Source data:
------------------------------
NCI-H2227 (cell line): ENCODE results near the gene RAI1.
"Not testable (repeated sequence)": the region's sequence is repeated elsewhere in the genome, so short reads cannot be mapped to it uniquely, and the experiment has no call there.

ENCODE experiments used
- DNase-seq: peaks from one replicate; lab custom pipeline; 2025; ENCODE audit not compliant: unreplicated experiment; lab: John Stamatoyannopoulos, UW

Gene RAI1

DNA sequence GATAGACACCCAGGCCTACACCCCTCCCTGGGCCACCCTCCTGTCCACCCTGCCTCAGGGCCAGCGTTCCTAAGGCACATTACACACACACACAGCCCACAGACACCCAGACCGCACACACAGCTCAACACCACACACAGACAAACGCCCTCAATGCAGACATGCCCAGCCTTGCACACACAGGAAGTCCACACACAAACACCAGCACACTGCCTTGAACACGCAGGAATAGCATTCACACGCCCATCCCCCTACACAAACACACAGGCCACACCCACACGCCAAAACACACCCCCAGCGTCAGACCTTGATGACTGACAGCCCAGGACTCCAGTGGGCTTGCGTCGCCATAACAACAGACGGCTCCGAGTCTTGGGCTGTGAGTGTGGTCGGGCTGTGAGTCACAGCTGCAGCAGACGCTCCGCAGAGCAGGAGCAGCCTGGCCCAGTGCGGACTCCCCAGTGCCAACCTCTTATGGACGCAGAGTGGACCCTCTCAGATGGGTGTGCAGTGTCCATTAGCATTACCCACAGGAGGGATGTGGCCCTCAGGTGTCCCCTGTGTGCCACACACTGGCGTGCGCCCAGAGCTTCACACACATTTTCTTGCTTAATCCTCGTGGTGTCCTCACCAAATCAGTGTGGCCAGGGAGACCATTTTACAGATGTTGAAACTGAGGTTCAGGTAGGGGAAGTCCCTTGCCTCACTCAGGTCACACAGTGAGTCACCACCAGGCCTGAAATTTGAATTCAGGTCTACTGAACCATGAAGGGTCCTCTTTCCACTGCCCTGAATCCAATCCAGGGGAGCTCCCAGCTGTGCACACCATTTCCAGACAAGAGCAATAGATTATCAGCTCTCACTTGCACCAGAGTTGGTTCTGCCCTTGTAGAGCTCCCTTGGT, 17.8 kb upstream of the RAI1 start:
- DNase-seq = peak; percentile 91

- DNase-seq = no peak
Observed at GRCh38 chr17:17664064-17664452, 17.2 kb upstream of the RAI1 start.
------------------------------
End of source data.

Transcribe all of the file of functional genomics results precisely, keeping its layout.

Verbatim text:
NCI-H2227 (cell line): ENCODE results near the gene RAI1.
"Not testable (repeated sequence)": the region's sequence is repeated elsewhere in the genome, so short reads cannot be mapped to it uniquely, and the experiment has no call there.

ENCODE experiments used
- DNase-seq: peaks from one replicate; lab custom pipeline; 2025; ENCODE audit not compliant: unreplicated experiment; lab: John Stamatoyannopoulos, UW

Gene RAI1

DNA sequence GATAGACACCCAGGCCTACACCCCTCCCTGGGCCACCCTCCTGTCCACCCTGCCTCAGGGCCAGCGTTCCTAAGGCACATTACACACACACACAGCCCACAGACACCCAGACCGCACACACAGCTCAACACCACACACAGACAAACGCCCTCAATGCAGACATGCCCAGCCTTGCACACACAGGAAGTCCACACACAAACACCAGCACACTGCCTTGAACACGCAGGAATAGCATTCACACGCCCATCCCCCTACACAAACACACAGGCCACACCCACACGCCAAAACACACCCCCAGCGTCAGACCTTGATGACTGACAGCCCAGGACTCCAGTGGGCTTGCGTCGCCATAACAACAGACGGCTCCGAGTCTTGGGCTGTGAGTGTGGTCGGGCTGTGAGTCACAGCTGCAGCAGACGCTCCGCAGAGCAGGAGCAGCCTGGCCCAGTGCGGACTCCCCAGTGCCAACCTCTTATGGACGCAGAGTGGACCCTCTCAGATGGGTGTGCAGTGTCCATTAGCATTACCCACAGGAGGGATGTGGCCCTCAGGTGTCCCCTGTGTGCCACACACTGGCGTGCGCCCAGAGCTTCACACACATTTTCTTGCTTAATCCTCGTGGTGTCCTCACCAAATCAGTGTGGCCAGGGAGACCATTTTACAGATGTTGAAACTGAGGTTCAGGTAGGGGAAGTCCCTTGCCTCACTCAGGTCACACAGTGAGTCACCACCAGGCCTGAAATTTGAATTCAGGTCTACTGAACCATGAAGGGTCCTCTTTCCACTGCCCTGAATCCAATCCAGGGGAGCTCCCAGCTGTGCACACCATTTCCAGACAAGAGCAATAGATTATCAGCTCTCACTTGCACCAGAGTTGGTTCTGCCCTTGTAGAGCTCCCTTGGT, 17.8 kb upstream of the RAI1 start:
- DNase-seq = peak; percentile 91

- DNase-seq = no peak
Observed at GRCh38 chr17:17664064-17664452, 17.2 kb upstream of the RAI1 start.